The women of the Oracle Set Book Club have spent the past 45 years cementing friendships through their love of reading.

The pages of each month’s carefully selected book hold much more than just plot, characters and setting. These 18 women — all in their 60s — have grown with each other through the years, from sharing their love of Octavia Butler’s science fiction to celebrating wedding anniversaries and attending loved one’s funerals. Books have been the vehicle for forming lifelong bonds.

“The book club is a warm group of ladies that I enjoy being with. We all get into these lively, thought-provoking discussions afterwards that are just wonderful,” said Ivy Holsey, the club’s president. “It’s like a sisterhood because we’ve been together for such a long time.”

At its annual luncheon Saturday, Oracle Set hosted 500 people in celebrating its nearly half-century of shared reading, joined by special guest Walter Mosley, the famed writer of mysteries. Attendees reminisced amid old photos of past luncheons and book club members at picnics and ski resorts.

“There is so much positive vibration all centering around books and important things for communities, like literacy and education,” said Denise Wheatley Rowe of Baltimore, who was attending her third Oracle Set luncheon.

‘We were on the same page’

The D.C. group was founded in 1966 by Claudette Franklin Ford — then a Howard University student — who invited a group of college students to come together around books. Ford died in 1996, and her idea has endured.

Founding member Bernadette Derr said the club’s continued success is due to the strength of the friendships developed and a shared love of good books.

“Culturally and socially, we were on the same page,” Derr said. “The Washington, D.C., area is a rich, fertile ground to find book readers. We have a good foundation, we are all pretty compatible, so it all comes together.”

Derr is the only founding member who remains active in the club. She has switched jobs and, at one point, started a separate book club in the 1970s. But she said Oracle Set has left a permanent impression on her life, making her a more culturally well-rounded person.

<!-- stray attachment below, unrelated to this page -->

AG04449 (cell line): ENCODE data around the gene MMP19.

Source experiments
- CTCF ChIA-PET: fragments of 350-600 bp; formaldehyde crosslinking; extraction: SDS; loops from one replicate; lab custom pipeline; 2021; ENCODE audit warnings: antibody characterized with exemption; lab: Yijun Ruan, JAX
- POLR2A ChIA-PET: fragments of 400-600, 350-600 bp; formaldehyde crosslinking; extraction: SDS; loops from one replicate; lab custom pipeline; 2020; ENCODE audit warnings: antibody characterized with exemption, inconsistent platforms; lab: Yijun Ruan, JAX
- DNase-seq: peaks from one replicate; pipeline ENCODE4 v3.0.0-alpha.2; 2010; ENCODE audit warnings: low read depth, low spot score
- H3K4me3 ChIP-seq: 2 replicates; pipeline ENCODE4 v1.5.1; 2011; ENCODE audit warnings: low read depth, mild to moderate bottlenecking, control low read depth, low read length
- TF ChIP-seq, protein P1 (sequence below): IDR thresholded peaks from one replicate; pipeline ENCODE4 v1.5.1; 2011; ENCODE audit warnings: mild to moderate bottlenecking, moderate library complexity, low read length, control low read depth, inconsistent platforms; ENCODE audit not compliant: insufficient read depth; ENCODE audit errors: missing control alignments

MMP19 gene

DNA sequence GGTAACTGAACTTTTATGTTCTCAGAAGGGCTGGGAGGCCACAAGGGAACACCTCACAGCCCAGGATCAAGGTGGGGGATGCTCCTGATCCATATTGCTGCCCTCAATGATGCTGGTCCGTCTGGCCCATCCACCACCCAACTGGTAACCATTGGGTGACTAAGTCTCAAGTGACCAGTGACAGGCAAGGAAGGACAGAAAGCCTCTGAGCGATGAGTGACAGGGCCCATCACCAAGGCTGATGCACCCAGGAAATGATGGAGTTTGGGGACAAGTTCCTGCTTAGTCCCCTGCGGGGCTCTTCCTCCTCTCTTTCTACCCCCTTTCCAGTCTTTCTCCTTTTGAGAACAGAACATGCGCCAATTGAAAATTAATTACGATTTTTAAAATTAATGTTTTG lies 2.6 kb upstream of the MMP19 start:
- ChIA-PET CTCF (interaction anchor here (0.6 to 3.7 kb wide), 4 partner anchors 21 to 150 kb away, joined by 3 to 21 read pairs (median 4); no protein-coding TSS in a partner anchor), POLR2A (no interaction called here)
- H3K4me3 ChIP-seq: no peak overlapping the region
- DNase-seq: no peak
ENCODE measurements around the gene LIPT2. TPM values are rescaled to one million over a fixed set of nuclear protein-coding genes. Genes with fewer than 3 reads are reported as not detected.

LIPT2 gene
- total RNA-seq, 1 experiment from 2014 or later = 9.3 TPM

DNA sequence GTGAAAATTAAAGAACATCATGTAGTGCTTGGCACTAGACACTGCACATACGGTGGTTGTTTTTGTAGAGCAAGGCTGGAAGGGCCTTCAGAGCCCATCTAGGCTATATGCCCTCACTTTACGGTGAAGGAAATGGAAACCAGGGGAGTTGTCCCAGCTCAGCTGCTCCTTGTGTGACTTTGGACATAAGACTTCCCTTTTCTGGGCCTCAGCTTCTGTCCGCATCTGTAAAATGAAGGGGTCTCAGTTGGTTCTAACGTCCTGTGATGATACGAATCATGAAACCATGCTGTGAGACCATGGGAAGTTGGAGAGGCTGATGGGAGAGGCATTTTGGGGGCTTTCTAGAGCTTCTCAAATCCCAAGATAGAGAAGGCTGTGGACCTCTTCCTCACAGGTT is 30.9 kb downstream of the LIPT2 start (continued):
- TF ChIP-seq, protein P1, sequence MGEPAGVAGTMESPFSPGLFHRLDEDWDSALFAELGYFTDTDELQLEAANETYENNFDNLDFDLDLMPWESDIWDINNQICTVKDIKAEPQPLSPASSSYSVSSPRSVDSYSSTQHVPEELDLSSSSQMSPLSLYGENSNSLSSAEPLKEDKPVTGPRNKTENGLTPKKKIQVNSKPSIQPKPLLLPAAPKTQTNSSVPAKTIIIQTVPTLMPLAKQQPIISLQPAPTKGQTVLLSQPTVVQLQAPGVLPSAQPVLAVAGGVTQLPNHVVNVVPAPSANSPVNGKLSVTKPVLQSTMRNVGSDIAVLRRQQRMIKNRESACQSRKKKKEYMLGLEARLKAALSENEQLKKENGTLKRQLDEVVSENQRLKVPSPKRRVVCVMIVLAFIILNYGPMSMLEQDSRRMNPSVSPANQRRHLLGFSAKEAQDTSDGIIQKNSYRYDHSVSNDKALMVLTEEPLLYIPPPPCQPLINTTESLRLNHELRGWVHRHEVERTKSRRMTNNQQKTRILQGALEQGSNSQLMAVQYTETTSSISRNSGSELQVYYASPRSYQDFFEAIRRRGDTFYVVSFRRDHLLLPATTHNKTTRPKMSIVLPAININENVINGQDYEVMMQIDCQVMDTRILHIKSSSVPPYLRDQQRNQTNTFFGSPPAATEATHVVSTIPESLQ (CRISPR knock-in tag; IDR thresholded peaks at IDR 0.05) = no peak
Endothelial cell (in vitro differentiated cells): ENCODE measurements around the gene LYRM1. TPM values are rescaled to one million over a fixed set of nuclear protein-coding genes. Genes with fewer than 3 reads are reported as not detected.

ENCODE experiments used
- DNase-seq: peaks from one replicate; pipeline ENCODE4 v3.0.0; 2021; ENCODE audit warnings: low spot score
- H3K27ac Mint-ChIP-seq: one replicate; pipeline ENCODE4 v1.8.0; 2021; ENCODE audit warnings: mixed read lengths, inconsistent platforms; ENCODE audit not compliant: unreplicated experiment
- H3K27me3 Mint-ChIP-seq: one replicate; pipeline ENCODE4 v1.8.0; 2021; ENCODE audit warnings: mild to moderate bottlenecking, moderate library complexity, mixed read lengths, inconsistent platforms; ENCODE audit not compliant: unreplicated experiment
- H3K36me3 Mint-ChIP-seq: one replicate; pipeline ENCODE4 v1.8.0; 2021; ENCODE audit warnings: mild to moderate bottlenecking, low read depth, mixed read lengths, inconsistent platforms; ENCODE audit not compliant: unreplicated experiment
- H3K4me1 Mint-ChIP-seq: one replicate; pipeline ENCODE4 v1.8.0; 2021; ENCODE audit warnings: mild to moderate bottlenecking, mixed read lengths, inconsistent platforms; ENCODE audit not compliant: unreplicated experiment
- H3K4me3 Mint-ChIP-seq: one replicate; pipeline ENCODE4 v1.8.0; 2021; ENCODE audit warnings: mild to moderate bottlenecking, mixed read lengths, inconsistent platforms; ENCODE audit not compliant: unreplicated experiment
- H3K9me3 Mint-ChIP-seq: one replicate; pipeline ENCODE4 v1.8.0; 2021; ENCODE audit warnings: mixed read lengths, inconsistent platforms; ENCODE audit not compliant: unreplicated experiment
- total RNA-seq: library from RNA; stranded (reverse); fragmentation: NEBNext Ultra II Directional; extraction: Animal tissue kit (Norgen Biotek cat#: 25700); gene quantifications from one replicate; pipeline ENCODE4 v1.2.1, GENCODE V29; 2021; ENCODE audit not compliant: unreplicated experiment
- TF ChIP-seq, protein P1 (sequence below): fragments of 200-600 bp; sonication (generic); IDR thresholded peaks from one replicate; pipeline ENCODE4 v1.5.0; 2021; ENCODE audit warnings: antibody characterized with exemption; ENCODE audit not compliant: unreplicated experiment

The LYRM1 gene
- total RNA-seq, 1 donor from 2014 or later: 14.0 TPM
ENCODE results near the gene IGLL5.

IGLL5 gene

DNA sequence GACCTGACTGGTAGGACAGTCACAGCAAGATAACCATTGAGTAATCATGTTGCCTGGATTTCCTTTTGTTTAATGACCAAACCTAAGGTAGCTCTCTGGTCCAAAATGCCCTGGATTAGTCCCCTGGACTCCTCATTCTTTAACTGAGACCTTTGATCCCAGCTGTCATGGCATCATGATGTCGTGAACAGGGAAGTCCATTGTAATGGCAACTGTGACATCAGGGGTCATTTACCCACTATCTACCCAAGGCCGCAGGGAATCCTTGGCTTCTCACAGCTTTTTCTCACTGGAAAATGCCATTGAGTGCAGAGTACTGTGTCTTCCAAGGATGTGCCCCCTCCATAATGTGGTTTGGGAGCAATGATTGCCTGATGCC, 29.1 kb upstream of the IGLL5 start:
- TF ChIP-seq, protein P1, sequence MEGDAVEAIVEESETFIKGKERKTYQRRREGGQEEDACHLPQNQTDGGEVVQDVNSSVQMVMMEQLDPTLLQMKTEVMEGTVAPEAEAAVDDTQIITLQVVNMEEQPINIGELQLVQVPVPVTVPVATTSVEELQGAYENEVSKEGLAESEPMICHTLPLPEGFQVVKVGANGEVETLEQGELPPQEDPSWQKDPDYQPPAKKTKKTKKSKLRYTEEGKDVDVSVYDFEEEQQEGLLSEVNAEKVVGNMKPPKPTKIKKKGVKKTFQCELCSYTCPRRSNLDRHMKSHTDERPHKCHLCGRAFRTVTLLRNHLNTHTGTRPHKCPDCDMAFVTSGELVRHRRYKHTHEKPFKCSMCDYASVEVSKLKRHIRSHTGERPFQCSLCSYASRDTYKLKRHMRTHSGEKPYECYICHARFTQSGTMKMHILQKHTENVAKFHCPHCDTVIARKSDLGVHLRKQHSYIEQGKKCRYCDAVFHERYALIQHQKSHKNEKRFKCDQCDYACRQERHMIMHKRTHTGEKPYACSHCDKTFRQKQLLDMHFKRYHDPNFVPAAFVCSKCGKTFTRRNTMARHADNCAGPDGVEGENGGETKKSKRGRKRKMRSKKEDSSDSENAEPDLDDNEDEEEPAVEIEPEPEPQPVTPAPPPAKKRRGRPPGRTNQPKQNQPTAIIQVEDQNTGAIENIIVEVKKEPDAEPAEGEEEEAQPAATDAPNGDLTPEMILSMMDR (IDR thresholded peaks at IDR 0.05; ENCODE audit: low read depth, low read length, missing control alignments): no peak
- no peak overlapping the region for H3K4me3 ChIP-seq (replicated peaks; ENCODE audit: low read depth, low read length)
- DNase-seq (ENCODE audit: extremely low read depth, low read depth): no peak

“The book club helps me focus more on the arts, and just having the group around me is inspirational,” Derr said. “All around, it’s just a positive atmosphere.”

The club also played an important role during the civil rights movement, Derr said, offering support and recognition for black authors, who at the time had few avenues to showcase their work.

Evelyn McReynolds, the book club’s historian, fondly recalls when best-selling author Nathan Heard brought the group photocopies of his first book, which resembled a harried college essay more than a novel. He had yet to be published, said McReynolds, a member since 1967.

“I really liked the idea of helping budding authors, exposing them and helping them get on their feet. I hold this close to me,” said Derr, a New York native and retired accountant. “We made a cultural contribution.”

Dolores D. Greene, who joined the group in 1994, also feels strongly about the club’s role as a platform for black writers. She was one of only seven black students at Georgetown University when she attended from 1965-69 and started the school’s Black Students Association.

“One of the things that the book club wanted to do was to try and provide a larger audience for these writers, especially in the ’80s,” Greene said. “Most of us grew up during the civil rights movement. We were all, in our own way, activists. We come from that whole era of where inroads had to be made and someone had to take a stand, and we were very, very focused.”

A commitment to service

The group meets once a month on Sundays from September to June, and the venue rotates among members’ homes. Any member can suggest a title she has read or is interested in reading. While the club mostly reads books by black authors, all suggestions are welcome. They read 10 books a year.

Members have to invite others to join, but the group is capped at 18.

The club has always been interested in community service, and in 1999, members started a foundation to promote youth literacy.

The foundation hosts an annual luncheon featuring prominent figures from the black community. Past speakers include D.C. native and best-selling author Marita Golden, civil rights activist Rep. John Lewis (D-Ga.) and journalist Gwen Ifill.

The foundation provides scholarships and has awarded nearly $70,000 to D.C. public school students. Members said they want to introduce literature to children who might not have had such opportunity because of financial hardship or other issues.

“It goes beyond literature,” Greene said. “We are a group of women who, at many times, can relate to what happens in our personal lives. It’s truly a friendship. We trust each other enough that we can share some of our emotions. It’s respected in the room. We have seen each other succeed, had to support each other and pray for each other through challenges.”